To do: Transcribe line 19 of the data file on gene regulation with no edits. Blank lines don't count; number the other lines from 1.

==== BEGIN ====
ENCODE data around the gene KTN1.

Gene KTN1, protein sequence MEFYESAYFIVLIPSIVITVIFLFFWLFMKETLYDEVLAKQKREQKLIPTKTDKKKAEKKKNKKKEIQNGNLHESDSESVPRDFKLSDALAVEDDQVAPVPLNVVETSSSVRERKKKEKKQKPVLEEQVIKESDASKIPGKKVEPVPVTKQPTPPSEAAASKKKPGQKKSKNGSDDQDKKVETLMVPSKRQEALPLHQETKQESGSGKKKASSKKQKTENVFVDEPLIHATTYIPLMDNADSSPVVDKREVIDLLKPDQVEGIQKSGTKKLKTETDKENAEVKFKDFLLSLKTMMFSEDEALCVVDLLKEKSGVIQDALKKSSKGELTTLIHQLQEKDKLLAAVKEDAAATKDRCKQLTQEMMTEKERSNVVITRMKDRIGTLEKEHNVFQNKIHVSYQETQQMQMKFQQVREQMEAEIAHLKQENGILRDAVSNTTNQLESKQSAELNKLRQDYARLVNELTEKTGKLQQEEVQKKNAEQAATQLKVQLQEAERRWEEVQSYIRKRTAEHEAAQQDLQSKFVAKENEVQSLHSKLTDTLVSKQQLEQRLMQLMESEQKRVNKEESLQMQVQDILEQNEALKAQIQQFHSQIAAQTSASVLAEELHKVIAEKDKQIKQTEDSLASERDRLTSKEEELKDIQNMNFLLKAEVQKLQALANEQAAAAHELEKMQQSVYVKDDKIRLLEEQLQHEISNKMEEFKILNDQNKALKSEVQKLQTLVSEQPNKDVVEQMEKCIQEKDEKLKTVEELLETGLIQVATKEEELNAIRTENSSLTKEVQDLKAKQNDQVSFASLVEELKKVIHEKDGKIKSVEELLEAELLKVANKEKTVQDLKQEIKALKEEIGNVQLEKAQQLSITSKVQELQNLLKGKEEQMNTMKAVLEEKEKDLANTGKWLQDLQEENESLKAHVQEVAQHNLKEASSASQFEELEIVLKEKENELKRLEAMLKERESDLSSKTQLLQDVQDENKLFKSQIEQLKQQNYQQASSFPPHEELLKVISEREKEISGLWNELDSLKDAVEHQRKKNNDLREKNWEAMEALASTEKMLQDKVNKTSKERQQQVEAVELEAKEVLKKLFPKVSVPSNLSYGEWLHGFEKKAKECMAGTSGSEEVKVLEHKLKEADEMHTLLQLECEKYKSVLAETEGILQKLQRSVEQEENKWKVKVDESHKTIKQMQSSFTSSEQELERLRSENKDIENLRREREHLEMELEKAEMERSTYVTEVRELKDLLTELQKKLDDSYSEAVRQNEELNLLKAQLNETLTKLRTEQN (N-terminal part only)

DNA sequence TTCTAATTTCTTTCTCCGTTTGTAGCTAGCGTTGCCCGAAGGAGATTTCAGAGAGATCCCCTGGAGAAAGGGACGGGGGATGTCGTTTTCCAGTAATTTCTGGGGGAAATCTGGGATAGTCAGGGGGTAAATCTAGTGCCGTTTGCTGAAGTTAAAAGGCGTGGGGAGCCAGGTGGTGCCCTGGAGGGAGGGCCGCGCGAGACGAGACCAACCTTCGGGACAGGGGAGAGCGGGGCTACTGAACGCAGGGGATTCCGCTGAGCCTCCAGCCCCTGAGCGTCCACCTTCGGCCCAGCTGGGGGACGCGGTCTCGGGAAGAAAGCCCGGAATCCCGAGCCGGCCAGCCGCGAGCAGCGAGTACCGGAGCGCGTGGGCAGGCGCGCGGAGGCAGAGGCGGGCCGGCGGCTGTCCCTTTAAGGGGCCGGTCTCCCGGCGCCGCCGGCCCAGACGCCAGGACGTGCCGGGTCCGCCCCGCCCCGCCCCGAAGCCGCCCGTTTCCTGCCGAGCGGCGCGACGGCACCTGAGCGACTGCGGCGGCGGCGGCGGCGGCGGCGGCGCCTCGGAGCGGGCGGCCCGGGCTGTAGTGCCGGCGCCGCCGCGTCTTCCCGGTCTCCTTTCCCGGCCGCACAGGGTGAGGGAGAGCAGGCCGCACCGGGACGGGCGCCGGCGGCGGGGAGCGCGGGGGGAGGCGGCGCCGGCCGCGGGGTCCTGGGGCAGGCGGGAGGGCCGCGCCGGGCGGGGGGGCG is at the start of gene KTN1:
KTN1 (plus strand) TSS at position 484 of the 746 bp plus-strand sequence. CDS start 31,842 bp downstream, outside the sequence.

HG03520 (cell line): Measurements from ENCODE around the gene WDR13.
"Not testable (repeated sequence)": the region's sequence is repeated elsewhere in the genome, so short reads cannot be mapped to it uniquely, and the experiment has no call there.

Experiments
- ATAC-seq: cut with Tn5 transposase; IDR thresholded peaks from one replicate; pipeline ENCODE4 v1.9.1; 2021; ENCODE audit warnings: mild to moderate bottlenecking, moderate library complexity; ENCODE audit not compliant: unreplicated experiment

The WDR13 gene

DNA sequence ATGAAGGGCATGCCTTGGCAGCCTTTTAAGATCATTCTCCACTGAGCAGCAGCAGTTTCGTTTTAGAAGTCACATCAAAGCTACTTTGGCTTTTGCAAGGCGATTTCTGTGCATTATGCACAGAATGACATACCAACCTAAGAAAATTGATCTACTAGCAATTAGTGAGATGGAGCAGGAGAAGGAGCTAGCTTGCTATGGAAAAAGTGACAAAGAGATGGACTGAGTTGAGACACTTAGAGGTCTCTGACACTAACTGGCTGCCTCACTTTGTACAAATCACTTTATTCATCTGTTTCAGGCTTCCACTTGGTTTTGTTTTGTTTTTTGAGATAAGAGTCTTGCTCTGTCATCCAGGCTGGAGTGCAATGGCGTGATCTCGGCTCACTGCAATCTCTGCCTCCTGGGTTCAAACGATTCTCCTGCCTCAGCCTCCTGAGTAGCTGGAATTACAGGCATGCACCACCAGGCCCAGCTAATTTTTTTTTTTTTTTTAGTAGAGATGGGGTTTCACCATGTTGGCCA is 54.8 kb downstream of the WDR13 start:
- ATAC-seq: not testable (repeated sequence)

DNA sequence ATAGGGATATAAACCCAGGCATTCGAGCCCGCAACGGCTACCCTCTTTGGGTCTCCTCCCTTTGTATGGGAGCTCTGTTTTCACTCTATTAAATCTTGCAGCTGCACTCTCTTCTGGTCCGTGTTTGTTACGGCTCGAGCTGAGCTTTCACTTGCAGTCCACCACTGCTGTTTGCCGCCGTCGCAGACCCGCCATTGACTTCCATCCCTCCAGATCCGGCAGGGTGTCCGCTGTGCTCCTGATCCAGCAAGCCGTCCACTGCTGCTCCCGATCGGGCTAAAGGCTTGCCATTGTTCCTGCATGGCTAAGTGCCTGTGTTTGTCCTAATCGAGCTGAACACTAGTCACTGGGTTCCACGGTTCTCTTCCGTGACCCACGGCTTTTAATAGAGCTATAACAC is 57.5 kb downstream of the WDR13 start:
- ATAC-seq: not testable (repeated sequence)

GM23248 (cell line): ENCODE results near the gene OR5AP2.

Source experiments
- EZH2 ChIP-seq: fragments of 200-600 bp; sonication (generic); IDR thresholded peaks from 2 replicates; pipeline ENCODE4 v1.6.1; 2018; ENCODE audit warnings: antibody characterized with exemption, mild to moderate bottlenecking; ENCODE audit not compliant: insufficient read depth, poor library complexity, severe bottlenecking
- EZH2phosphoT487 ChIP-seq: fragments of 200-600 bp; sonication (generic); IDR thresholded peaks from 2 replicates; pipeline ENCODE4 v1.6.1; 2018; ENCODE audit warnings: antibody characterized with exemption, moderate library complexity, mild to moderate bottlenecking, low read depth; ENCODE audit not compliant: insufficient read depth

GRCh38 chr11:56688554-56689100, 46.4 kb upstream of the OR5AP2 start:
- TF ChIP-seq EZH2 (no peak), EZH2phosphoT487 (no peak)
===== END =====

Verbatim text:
- TF ChIP-seq EZH2 (no peak), EZH2phosphoT487 (no peak)